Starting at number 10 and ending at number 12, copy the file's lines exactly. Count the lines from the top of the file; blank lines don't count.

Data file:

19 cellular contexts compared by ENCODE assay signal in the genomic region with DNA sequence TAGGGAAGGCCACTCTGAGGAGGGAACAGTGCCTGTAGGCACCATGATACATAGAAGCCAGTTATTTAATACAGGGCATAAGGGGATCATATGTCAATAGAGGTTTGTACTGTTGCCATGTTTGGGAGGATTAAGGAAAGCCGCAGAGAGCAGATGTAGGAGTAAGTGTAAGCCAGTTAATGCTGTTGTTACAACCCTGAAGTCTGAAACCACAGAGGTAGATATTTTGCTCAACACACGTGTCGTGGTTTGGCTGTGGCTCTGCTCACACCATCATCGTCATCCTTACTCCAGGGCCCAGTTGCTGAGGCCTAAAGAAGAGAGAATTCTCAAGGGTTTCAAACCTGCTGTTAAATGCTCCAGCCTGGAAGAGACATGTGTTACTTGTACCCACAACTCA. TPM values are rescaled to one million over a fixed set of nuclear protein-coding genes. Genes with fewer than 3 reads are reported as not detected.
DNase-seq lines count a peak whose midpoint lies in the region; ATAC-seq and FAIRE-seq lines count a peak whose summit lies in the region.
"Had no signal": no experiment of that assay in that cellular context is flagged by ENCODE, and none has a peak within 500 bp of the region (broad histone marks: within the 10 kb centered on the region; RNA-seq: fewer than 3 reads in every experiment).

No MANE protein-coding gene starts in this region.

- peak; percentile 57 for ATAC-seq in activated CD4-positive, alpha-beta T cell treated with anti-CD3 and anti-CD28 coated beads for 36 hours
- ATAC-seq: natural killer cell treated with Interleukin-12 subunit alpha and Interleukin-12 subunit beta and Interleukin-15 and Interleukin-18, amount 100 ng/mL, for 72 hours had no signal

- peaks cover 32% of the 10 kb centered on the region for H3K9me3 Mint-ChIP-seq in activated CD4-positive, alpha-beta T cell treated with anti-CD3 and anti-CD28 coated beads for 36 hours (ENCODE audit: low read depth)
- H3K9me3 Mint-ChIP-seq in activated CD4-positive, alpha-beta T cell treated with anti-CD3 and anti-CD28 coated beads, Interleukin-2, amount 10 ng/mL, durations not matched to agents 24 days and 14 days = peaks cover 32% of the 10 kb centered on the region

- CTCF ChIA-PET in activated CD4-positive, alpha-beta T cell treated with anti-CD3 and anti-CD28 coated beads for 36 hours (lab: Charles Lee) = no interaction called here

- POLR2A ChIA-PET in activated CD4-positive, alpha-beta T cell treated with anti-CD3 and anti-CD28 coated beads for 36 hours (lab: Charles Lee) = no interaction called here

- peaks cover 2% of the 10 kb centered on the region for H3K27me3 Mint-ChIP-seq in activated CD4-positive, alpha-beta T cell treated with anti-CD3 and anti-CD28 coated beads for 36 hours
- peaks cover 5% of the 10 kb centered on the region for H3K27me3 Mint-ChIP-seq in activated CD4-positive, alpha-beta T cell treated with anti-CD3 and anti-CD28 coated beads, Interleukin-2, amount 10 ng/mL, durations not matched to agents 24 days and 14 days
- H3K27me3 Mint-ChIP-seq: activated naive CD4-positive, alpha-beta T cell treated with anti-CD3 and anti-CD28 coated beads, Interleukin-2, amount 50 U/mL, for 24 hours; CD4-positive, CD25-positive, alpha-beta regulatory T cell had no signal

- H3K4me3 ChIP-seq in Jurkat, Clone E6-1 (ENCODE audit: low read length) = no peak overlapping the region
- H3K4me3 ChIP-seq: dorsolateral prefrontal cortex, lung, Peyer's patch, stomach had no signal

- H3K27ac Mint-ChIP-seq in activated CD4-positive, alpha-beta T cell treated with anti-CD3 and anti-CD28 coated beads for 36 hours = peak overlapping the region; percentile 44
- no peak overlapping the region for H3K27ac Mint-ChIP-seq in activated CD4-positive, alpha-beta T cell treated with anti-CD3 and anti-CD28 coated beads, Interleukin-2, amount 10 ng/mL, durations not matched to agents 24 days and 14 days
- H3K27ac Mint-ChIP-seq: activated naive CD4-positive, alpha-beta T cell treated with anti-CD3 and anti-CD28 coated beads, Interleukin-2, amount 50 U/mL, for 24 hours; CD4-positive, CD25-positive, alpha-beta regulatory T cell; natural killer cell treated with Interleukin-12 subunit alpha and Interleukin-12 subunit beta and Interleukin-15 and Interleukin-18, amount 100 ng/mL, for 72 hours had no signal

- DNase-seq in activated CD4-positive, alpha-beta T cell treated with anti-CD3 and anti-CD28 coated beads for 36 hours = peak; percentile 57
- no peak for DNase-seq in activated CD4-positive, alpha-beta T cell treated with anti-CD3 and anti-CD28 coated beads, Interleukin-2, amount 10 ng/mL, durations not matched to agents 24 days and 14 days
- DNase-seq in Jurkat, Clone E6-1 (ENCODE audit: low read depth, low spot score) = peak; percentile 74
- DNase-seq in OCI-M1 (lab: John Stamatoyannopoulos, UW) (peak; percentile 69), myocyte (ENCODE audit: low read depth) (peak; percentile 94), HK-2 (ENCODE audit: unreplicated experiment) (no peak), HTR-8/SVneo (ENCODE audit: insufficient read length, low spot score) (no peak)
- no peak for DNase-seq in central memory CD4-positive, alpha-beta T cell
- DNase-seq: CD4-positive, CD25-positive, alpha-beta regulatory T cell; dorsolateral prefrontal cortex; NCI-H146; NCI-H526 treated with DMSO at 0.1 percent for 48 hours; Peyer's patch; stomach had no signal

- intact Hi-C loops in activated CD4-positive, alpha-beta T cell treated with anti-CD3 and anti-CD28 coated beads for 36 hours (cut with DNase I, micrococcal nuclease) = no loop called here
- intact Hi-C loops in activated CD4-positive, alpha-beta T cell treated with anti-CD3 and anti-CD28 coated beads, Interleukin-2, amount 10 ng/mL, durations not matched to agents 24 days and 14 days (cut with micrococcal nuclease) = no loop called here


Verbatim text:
- POLR2A ChIA-PET in activated CD4-positive, alpha-beta T cell treated with anti-CD3 and anti-CD28 coated beads for 36 hours (lab: Charles Lee) = no interaction called here

- peaks cover 2% of the 10 kb centered on the region for H3K27me3 Mint-ChIP-seq in activated CD4-positive, alpha-beta T cell treated with anti-CD3 and anti-CD28 coated beads for 36 hours
- peaks cover 5% of the 10 kb centered on the region for H3K27me3 Mint-ChIP-seq in activated CD4-positive, alpha-beta T cell treated with anti-CD3 and anti-CD28 coated beads, Interleukin-2, amount 10 ng/mL, durations not matched to agents 24 days and 14 days